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Sunday, August 11, 2013

Water Rationing for Front Lawns in America's Southwest

This reminds me of 1992, when my wife and I moved to Santa Barbara, and we found that the city had all kinds of water rationing. In that respect, it's not a new issue by any means. In Fresno, which is scorching hot all summer, homeowners can water their lawns every other day, depending on the street address, and then only well before Noon or at night after sundown.

At the New York Times, "To Save Water, Parched Southwest Cities Ask Homeowners to Lose Their Lawns":
LOS ANGELES — This is how officials here feel about grass these days: since 2009, the city has paid $1.4 million to homeowners willing to rip out their front lawns and plant less thirsty landscaping.

At least the lawns are still legal here. Grass front yards are banned at new developments in Las Vegas, where even the grass medians on the Strip have been replaced with synthetic turf.

In Austin, Tex., lawns are allowed; watering them, however, is not — at least not before sunset. Police units cruise through middle-class neighborhoods hunting for sprinklers running in daylight and issuing $475 fines to their owners.

Worried about dwindling water supplies, communities across the drought-stricken Southwest have begun waging war on a symbol of suburban living: the lush, green grass of front lawns.

In hopes of enticing, or forcing, residents to abandon the scent of freshly cut grass, cities in this parched region have offered homeowners ever-increasing amounts to replace their lawns with drought-resistant plants; those who keep their grass face tough watering restrictions and fines for leaky sprinklers.

These efforts are drastically reshaping the landscape, with cactuses and succulents taking over where green grass once reigned.

“The era of the lawn in the West is over,” said Paul Robbins, the director of the Nelson Institute for Environmental Studies at the University of Wisconsin. “The water limits are insurmountable, unless the Scotts Company develops a genetically modified grass that requires almost no water. And I’m sure it’s keeping them up at night.”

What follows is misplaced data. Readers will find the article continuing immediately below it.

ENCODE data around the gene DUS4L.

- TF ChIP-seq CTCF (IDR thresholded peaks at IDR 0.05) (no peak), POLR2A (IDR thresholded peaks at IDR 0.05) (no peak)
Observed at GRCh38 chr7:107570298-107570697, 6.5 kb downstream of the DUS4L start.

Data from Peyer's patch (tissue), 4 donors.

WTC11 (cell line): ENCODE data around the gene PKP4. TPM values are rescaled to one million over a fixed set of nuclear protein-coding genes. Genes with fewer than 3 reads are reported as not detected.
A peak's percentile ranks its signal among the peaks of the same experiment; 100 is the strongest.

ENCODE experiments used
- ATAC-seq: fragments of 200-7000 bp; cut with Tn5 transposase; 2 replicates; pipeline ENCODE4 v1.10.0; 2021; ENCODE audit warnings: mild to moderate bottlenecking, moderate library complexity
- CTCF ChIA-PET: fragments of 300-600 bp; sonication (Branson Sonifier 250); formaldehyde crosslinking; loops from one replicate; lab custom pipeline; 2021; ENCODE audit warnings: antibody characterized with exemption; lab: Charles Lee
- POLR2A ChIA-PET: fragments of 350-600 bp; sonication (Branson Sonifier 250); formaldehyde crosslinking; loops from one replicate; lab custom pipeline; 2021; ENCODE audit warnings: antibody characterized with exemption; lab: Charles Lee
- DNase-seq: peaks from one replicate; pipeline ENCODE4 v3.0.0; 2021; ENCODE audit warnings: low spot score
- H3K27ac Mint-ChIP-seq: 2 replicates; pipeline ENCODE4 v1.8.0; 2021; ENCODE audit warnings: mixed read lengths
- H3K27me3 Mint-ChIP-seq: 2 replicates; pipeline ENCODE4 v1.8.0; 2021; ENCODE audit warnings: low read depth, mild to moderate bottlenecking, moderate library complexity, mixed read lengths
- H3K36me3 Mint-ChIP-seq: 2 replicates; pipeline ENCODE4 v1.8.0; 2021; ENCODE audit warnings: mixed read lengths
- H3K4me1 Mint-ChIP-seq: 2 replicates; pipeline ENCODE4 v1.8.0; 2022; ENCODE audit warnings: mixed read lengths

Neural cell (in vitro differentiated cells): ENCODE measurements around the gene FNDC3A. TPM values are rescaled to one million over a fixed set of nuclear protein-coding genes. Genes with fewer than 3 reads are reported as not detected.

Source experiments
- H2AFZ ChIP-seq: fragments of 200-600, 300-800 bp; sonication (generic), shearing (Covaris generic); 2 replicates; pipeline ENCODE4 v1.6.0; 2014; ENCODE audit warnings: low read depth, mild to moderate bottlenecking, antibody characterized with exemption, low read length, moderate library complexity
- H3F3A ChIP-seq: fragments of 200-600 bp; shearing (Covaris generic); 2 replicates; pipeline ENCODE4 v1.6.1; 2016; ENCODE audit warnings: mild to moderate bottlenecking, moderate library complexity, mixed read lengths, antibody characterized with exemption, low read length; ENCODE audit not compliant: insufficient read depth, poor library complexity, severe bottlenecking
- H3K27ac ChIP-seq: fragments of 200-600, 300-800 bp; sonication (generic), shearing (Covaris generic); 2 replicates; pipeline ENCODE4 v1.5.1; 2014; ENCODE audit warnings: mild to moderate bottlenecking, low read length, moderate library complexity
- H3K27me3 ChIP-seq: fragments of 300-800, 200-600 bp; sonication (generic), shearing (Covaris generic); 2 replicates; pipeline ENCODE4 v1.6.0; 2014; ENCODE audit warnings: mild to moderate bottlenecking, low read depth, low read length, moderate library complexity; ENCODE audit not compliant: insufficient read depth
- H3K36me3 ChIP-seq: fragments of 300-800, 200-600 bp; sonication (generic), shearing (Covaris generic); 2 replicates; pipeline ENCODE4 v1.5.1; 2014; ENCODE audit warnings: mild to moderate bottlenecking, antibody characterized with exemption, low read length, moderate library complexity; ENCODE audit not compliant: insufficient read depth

And this is pretty much how I feel about it:
The first five months of this year were the driest on record in California, with reservoirs in the state at 20 percent below normal levels. The lawn rebate program here will save approximately 47 million gallons of water each year, according to the Los Angeles Department of Water and Power.

But some residents worry that turf removal has already gone too far, robbing children of play spaces.

“It’s getting to the point where kids live in apartments, and they don’t even see grass, except in magazines,” said Betty Humphrey of Los Angeles. She raised her son with an expansive lawn, and said her family would not be pulling up its grass no matter how much money the city offered.

The city is already short on green space, said Ms. Humphrey, 63. “I don’t want to end up like New York or Chicago, with no grass.”
And it's shocking, but "climate change" isn't even mentioned. What a wasted chance to shill for the global warming industry.

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